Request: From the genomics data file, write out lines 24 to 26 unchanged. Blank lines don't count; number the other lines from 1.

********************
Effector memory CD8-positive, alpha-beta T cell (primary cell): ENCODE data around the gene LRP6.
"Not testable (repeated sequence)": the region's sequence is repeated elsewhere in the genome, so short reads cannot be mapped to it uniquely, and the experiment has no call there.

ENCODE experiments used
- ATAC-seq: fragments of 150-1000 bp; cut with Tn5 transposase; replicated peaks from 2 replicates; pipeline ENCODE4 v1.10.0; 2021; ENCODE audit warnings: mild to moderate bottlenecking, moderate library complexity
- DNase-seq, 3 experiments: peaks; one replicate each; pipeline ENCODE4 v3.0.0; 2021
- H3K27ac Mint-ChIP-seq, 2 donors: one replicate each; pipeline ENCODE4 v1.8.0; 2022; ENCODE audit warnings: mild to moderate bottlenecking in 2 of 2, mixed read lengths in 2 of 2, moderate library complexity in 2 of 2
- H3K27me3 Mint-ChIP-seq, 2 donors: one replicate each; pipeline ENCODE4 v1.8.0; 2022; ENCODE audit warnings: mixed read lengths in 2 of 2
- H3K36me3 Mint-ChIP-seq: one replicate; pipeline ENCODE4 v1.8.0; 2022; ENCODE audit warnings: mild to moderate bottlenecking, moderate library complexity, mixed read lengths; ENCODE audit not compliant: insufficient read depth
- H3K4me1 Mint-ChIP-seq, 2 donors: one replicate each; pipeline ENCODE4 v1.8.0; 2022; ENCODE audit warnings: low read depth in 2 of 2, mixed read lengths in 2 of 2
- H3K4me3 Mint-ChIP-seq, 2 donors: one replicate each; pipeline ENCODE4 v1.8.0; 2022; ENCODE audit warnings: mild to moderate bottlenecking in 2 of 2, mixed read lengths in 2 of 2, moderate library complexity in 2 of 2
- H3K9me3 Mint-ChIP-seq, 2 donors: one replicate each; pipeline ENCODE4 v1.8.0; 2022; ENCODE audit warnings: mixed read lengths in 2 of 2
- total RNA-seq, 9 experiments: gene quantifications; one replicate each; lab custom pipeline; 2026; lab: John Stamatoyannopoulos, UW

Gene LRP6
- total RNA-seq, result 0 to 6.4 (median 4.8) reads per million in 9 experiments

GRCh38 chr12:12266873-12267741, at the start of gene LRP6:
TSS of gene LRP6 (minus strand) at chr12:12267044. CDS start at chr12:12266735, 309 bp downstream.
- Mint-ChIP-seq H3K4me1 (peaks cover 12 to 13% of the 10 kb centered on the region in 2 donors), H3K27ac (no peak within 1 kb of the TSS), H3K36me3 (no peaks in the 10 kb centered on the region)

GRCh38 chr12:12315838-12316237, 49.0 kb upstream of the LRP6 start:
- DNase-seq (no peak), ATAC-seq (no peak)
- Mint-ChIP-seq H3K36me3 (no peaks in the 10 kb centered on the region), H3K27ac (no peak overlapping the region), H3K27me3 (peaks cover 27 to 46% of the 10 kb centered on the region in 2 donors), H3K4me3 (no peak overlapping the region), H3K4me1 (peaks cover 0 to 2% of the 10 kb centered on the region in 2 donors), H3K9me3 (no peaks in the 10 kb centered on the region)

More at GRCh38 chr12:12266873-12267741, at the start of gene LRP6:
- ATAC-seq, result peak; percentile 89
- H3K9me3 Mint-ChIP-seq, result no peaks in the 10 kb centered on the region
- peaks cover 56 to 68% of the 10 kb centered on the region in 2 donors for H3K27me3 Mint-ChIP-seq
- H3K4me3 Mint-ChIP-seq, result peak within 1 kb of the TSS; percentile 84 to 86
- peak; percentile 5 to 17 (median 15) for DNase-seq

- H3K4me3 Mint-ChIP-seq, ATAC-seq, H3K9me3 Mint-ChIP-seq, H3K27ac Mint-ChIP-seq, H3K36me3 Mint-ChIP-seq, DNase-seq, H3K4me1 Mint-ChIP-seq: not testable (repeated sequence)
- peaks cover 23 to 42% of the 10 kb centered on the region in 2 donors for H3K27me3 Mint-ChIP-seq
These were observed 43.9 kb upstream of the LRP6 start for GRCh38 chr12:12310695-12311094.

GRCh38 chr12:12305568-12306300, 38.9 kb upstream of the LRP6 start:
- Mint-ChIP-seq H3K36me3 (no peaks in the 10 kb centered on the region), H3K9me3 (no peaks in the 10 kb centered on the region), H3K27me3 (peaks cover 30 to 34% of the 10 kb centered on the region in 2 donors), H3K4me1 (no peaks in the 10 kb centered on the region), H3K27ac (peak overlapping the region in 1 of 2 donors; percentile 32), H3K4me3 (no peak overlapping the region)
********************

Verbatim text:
- peaks cover 56 to 68% of the 10 kb centered on the region in 2 donors for H3K27me3 Mint-ChIP-seq
- H3K4me3 Mint-ChIP-seq, result peak within 1 kb of the TSS; percentile 84 to 86
- peak; percentile 5 to 17 (median 15) for DNase-seq